Archive | November, 2015

Coconut Curry Lentil Soup

17 Nov

lentil soup curry coconutHere’s another nice lentil soup recipe. I clipped it from the Detroit Free Press, which said they got it from Whole Foods. The coconut milk gives it a creamy consistency and just a hint of coconut flavor.

Don’t make the mistake I did and use ground red or cayenne pepper instead of chile pepper flakes — or if you do, use half as much. I like spice, and so my pot of soup was fine with a half-teaspoon of ground cayenne, but I wondered why the recipe said “or more to taste” when it was so spicy. Then I realized my error!

Ingredients:

1 Tbs. coconut or olive oil
1 large onion, chopped
2 cloves garlic, minced
1 Tbs. minced fresh ginger
2 Tbs. tomato paste
2 Tbs. curry powder
½ tsp. red pepper flakes (or more to taste)
4 cups vegetable broth
1 can coconut milk
1 can (15 oz.) diced tomatoes
1½ cups red lentils, rinsed and sorted
Salt and pepper to taste
2 to 3 handfuls chopped spinach, kale, chard or other leafy green
Chopped cilantro, green onion and/or vegan sour cream for garnish (optional)

Directions:

In a stockpot, heat the coconut oil over medium heat and stir-fry the onion, garlic and ginger a few minutes until the onion is translucent.

Add the tomato paste, curry powder and red pepper flakes and cook for another minute.

Add the vegetable broth, coconut milk, diced tomatoes and lentils.

Cover and bring to a boil, then simmer on low heat for at least 30 minutes, until lentils are very tender.

Season with salt and pepper. Just before serving, stir in the spinach or other green and garnish with cilantro, green onions and/or sour cream.

Serves 8 to 10

 

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Sinaya

3 Nov

SinayaI don’t even know how to pronounce the name of this dish! Is is sin-A-yah? Is it sin-EYE-ya? No mattter really!

It is adapted from Balaboosta, by Einat Admony, an Istraeli American of Yeminite and Persian ancestry. She describes it as “Palestinian comfort food at its best.”

I must admit it’s a real “patchke” to make, so I’ve only made it twice, both times for big company meals. A friend who joined us last week made me promise to put it on the blog so here it is.

The recipe calls for a pound of ground beef and a pound of ground lamb. Kosher ground lamb is really hard to find so I just used all ground beef both times.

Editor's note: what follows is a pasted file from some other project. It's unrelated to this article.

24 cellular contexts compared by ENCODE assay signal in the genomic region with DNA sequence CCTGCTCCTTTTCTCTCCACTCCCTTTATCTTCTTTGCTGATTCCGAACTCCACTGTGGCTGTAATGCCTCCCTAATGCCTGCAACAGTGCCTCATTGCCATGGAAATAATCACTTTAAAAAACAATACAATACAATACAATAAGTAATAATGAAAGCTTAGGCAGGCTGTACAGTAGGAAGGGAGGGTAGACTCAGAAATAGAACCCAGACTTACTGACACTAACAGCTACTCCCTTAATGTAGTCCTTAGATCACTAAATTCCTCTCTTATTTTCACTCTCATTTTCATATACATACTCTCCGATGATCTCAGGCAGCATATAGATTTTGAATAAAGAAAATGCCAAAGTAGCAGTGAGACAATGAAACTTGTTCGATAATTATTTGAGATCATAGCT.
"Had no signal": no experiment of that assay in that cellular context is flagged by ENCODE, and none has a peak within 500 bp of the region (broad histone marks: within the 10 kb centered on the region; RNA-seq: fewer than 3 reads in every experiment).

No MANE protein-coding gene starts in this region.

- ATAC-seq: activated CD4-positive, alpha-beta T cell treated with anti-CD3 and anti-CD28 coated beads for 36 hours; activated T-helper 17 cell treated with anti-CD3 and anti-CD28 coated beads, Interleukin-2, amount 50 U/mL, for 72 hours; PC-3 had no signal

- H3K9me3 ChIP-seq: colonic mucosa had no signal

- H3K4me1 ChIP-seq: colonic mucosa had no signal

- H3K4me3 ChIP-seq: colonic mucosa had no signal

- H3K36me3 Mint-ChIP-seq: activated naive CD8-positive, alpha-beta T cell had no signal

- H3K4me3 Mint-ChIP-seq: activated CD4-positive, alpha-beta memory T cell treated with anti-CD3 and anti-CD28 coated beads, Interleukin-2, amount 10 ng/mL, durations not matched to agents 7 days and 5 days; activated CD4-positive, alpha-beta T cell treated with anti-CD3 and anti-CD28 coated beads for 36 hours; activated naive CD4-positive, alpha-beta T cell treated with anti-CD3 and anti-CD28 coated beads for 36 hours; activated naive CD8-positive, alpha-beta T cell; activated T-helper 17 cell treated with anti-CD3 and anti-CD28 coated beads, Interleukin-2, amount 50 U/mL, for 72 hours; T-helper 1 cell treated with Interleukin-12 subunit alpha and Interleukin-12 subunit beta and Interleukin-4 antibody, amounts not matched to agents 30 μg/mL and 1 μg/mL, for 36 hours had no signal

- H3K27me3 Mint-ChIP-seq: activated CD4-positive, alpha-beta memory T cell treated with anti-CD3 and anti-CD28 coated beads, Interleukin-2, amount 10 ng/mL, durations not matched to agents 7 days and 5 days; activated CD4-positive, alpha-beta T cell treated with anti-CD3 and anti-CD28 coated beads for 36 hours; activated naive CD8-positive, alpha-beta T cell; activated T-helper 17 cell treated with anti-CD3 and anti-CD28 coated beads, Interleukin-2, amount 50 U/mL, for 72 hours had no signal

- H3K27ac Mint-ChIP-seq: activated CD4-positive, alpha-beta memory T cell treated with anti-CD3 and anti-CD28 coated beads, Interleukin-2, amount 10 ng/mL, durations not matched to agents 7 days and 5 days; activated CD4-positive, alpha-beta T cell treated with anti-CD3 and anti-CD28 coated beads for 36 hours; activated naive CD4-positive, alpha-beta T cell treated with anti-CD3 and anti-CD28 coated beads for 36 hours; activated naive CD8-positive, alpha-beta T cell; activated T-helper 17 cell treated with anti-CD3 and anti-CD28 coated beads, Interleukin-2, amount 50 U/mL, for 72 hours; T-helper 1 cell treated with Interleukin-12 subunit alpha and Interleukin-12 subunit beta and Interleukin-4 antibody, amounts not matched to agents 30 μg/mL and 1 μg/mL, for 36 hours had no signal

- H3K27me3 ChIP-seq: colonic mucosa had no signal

You can buy baharat, a Middle Eastern spice mixture, at a Middle Eastern grocery, but the first time I made this, I made my own from the recipe Admony provides in her book. That was a patchke in itself! But if you make it using the recipe below the main recipe, you’ll have enough to make this dish several times. Actually, I reduced the quantities in the baharat recipe below by half and it still produced an ample supply.

You can also buy tahini (sesame paste) at a Middle Eastern grocery or specialty store.

Ingredients:

1 large eggplant
2 Tbs. olive oil
2 large, ripe tomatoes, thinly sliced
Kosher salt
1 Tbs. toasted pine nuts

Tahini Sauce:

3/4 cup tahini
1/3 cup fresh lemon juice
1 cup water
1 Tbs. olive oil
3 garlic cloves
1 Tbs. kosher salt (use a little less if you like your food less salty)

Meat Filling:

3 Tbs. olive oil
1 medium yellow onion, finely chopped
5 cloves garlic, finely chopped
1 Tbs. tomato paste
1 lb. ground beef
1 lb. ground lamb
2 tsp. baharat (see below)
2 tsp. sweet Hungarian paprika
1 tsp. ground cumin
1 1/2 tsp. kosher salt
1/4 tsp. ground black pepper
1/3 cup finely chopped fresh parsley

Directions:

Combine the spices for the meat mixture in a small bowl (the baharat, paprika, cumin, kosher salt and black pepper).

Cut the eggplant into 1/4-inch thick slices and sprinkle each slice with kosher salt. Set the slices in a colander, weight them with a plate and let them sit for an hour in the sink or on top of paper towel to drain off some of the moisture. Rinse off the salt and pat the slices dry.

Preheat the oven to 375 degrees.

Grease a large baking dish and place the eggplant slices in it, overlapping a little if necessary to cover the whole bottom of the dish. Drizzle with 2 Tbs. of olive oil.

Bake the eggplant for 45 minutes. Remove from the oven but keep the oven on.

While the eggplant is baking, make the tahini sauce. Combine all the ingredients in a food processor and blend till smooth and creamy (it’s not that large an amount, so I used an immersion blender instead, which worked fine.)

Slice the tomatoes thinly and place the slices on top of the eggplant. Set the dish aside.

Heat 3 Tbs. olive oil in a large skillet over medium heat and add the onion. Saute until translucent, about 5 minutes.

Add the garlic and tomato paste and cook another 5 minutes.

Add the ground beef and lamb, breaking it up into small pieces. Add the baharat, paprika cumin, salt and pepper, and cook for 20 minutes.

Remove from the heat and stir in the parsley. Drain off any excess liquid and place the meat in the baking dish with the eggplant and tomatoes.

Spread the tahini sauce over the top of the meat.

Bake in the oven until golden brown, about 30 minutes.

Garnish with pine nuts.

Serves 6 to 8

Baharat:

1 Tbs. ground black pepper
3 Tbs. allspice
3 Tbs. ground coriander
5 Tbs. ground cinnamon
1 Tbs. ground cloves
3 Tbs. ground cumin
1 tsp. ground cardamom
4 tsp. ground nutmeg
2 Tbs. sweet Hungarian paprika
1 Tbs. dried lemon zest (optional)
4 tsp. dried ginger (optional)

Combine all ingredients well and store in an airtight jar.